Autism Awareness
    Temple Grandin
    By Kimberly Crandell | April 2nd 2010 10:21 AM | 3 comments | Print | E-mail | Track Comments
    About Kimberly

    I'm a mother of three, with an aeronautical engineering degree.  Although it's been a while since I've done any aircraft


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    For any of those that have not yet had the opportunity to see it (and have HBO), HBO will presenting its made-for-TV biopic on Temple Grandin this evening.  It's a very well-done piece, and superbly acted by Claire Danes.

    Ms. Grandin is arguably the most well known adult with autism, and has through the years become one of the most respected voices on autism and autism advocacy.  Born in 1947, her autism was diagnosed when she was a child.  At that time the so little was known about that disorder that most psychiatrists believed it was caused by cold, withholding “refrigerator mothers” that did not show enough affection towards their children.  Temple's mother was anything but - and due to her nurturing upbringing and the guidance of a few farsighted teachers, Temple blossomed to her full potential and today has a PhD in animal science and is a professor at Colorado State University.

    Ms. Grandin credits autism for her achievements, arguing that she would never have been so attuned to animal sensibilities or the fine points of agricultural engineering without the distinctive vision and hypersensitivity that comes with autism.

    Temple Grandin also recently spoke at TED 2010.  Video of her outstanding talk can be viewed below:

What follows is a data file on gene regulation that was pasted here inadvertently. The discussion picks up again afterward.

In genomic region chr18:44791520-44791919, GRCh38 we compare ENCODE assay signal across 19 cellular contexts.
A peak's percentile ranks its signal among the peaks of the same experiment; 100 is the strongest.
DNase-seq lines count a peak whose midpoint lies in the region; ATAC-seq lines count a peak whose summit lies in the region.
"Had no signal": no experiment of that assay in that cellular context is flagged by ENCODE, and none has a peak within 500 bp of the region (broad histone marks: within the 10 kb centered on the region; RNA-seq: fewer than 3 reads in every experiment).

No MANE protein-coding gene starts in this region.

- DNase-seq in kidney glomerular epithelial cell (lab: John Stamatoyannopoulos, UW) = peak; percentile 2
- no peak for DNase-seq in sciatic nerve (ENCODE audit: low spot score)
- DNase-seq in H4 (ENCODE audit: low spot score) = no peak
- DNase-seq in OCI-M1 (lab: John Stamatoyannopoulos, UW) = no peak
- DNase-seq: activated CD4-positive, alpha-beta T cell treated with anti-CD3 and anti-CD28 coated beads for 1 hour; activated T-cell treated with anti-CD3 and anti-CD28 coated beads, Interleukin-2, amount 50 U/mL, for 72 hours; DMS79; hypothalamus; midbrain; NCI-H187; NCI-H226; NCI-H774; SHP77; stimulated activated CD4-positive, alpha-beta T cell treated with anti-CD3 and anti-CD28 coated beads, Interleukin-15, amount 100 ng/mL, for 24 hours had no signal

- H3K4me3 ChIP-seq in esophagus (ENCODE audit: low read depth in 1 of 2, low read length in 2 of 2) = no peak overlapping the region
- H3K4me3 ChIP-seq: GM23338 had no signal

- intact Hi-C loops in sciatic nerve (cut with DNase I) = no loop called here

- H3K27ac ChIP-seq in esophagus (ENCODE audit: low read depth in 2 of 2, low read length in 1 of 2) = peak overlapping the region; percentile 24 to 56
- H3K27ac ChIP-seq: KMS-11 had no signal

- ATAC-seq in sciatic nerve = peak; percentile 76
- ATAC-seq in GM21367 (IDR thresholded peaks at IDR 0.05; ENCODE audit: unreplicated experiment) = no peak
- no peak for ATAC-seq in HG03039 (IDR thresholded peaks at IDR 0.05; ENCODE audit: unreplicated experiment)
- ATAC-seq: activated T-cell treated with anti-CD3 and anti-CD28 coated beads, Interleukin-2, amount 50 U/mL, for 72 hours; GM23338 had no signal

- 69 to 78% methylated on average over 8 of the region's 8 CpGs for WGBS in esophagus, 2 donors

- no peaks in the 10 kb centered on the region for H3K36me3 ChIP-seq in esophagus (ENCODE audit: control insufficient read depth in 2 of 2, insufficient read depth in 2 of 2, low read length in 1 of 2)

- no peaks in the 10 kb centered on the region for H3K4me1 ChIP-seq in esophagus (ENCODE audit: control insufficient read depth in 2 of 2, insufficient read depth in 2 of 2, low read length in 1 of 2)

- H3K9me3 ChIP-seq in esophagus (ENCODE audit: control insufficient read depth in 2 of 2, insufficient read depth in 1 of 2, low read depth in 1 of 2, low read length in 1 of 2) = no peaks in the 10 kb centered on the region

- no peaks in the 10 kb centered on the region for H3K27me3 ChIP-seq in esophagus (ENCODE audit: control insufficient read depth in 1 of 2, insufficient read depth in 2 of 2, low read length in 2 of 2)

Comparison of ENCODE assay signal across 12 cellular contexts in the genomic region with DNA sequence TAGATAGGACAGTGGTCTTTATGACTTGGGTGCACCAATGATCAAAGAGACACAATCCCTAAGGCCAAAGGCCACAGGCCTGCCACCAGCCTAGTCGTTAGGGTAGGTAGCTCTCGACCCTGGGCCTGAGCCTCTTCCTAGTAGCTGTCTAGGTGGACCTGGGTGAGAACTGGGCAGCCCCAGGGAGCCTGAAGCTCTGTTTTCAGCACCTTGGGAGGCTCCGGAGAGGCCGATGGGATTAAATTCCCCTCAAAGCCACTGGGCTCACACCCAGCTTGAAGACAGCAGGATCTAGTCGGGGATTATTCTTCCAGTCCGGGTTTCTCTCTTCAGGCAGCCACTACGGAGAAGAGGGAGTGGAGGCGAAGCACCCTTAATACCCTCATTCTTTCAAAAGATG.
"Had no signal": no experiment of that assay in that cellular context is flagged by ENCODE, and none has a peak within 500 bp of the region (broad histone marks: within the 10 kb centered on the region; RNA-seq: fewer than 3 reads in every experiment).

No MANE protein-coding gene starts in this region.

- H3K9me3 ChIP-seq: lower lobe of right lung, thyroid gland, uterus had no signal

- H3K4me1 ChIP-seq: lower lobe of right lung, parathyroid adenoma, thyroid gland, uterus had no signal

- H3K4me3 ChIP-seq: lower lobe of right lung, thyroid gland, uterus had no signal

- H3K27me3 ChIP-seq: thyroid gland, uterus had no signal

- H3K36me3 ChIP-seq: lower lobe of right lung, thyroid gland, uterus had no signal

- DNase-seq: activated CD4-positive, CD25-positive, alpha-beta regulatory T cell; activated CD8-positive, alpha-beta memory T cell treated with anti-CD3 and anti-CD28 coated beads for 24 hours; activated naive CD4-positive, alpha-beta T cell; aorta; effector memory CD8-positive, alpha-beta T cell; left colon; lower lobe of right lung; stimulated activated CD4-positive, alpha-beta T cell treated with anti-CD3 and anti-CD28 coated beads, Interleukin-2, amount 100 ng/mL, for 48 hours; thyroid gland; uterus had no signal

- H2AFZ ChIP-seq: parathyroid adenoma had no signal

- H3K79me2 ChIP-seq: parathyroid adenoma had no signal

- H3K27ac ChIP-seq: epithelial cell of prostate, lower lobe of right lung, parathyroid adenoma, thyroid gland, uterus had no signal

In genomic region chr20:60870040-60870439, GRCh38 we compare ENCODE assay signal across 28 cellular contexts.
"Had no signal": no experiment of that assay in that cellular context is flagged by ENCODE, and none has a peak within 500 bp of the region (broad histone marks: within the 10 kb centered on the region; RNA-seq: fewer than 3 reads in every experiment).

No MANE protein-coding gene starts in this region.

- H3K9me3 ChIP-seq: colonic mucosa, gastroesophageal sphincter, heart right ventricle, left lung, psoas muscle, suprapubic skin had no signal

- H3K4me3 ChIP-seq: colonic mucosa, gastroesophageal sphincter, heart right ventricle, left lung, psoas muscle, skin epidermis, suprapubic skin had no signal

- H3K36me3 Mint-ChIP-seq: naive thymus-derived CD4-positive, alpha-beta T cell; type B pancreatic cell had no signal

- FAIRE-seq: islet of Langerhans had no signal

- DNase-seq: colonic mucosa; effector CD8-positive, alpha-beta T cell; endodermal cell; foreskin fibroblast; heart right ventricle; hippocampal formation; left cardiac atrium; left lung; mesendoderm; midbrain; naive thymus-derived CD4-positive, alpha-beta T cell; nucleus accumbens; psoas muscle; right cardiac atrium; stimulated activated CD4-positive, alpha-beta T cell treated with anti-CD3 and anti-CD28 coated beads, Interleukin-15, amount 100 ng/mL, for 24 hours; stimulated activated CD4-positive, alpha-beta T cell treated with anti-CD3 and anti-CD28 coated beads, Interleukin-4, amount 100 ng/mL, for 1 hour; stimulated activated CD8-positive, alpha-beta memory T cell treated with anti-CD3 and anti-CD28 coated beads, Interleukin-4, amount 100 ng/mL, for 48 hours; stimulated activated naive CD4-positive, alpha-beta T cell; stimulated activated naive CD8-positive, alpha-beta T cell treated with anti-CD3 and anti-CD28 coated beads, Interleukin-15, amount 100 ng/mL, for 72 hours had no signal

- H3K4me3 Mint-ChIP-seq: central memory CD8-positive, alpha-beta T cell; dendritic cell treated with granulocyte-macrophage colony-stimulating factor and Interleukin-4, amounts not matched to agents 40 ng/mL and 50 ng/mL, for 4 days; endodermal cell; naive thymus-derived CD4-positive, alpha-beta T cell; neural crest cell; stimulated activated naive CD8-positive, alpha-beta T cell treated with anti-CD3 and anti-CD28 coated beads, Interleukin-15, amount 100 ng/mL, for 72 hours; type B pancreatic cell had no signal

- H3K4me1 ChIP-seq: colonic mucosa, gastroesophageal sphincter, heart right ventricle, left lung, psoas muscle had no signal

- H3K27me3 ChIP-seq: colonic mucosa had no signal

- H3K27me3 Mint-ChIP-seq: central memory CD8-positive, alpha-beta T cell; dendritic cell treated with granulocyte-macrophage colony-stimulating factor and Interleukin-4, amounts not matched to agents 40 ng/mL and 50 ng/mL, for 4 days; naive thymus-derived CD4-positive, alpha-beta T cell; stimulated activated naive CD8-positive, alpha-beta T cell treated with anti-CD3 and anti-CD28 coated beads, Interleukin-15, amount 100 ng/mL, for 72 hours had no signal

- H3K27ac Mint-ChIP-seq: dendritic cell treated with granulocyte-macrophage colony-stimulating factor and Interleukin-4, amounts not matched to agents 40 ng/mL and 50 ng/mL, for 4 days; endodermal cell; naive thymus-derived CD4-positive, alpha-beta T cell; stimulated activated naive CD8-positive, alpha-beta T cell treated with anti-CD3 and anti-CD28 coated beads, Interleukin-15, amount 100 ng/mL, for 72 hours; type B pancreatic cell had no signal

The only part of this that concerns me is that she does the thing too many people do; say that practically everyone with a personality quirk is autistic on some part of the scale that keeps growing larger and larger.  When everyone is something, then no one is, and it loses its validity, including for people who are not going to become professors but who need real treatment.

    Outside that, it was fun to watch.
    What an inspiring story despite complaints from our fearless leader! lol ;-) Thanks for posting. : )
    I don't fit the patterns.  Mostly I'm a verbal thinker - I have a heck of a time deliberately constructing mental visual images.  However, from time to time it's like a flash phot and I get a 1-shot visual grasp of something.  Usually its a graph, and I project the trend.  I couldn't necessarily explain how or why I see the trens, but I am more often in the right ball park then not.

    Eric: you mustn't expect our fearless leader to appear in the plot.  He organises plots, or so I've heard. ;-)